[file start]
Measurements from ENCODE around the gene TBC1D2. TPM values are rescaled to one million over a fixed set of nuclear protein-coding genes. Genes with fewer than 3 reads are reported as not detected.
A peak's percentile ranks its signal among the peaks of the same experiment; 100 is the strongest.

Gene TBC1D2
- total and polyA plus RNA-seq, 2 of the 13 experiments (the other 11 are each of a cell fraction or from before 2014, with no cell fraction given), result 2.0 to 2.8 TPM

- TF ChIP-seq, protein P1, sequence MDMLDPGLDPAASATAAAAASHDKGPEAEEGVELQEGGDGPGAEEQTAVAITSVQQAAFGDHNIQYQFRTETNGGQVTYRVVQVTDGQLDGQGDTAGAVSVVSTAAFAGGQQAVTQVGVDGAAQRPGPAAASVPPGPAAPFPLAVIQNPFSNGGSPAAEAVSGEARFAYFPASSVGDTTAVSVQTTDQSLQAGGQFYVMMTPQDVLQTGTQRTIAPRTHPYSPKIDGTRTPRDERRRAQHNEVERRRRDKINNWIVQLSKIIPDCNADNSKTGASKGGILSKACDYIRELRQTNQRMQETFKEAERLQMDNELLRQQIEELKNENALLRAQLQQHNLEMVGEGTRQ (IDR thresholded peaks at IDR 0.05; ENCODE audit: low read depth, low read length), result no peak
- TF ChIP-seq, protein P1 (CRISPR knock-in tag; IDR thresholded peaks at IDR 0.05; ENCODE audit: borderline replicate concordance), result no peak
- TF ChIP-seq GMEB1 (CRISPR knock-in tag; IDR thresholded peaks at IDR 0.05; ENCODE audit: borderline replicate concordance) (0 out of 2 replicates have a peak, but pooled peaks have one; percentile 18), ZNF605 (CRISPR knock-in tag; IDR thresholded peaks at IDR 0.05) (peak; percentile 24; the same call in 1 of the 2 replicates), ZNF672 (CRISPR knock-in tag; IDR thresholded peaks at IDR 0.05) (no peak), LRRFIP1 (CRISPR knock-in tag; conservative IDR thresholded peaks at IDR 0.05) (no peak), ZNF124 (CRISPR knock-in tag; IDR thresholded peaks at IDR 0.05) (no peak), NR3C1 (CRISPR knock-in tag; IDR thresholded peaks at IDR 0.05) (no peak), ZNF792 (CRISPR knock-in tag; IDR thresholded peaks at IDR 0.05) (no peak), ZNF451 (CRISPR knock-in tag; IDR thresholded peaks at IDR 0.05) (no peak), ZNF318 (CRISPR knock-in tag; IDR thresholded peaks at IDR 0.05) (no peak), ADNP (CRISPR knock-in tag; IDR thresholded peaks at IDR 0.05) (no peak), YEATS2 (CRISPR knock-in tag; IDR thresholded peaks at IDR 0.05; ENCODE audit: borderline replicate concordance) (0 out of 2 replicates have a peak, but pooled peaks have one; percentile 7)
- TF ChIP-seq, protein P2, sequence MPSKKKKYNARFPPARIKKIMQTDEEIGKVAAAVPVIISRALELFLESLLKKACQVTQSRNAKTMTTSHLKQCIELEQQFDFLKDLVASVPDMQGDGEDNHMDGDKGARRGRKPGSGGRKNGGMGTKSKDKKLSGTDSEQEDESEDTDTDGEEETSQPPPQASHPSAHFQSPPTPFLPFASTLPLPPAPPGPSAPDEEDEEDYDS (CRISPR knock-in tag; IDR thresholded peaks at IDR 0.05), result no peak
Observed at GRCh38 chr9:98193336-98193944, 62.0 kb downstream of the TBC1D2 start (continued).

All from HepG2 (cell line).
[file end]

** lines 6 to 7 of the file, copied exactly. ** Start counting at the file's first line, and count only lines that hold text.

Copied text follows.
- TF ChIP-seq, protein P1 (CRISPR knock-in tag; IDR thresholded peaks at IDR 0.05; ENCODE audit: borderline replicate concordance), result no peak
- TF ChIP-seq GMEB1 (CRISPR knock-in tag; IDR thresholded peaks at IDR 0.05; ENCODE audit: borderline replicate concordance) (0 out of 2 replicates have a peak, but pooled peaks have one; percentile 18), ZNF605 (CRISPR knock-in tag; IDR thresholded peaks at IDR 0.05) (peak; percentile 24; the same call in 1 of the 2 replicates), ZNF672 (CRISPR knock-in tag; IDR thresholded peaks at IDR 0.05) (no peak), LRRFIP1 (CRISPR knock-in tag; conservative IDR thresholded peaks at IDR 0.05) (no peak), ZNF124 (CRISPR knock-in tag; IDR thresholded peaks at IDR 0.05) (no peak), NR3C1 (CRISPR knock-in tag; IDR thresholded peaks at IDR 0.05) (no peak), ZNF792 (CRISPR knock-in tag; IDR thresholded peaks at IDR 0.05) (no peak), ZNF451 (CRISPR knock-in tag; IDR thresholded peaks at IDR 0.05) (no peak), ZNF318 (CRISPR knock-in tag; IDR thresholded peaks at IDR 0.05) (no peak), ADNP (CRISPR knock-in tag; IDR thresholded peaks at IDR 0.05) (no peak), YEATS2 (CRISPR knock-in tag; IDR thresholded peaks at IDR 0.05; ENCODE audit: borderline replicate concordance) (0 out of 2 replicates have a peak, but pooled peaks have one; percentile 7)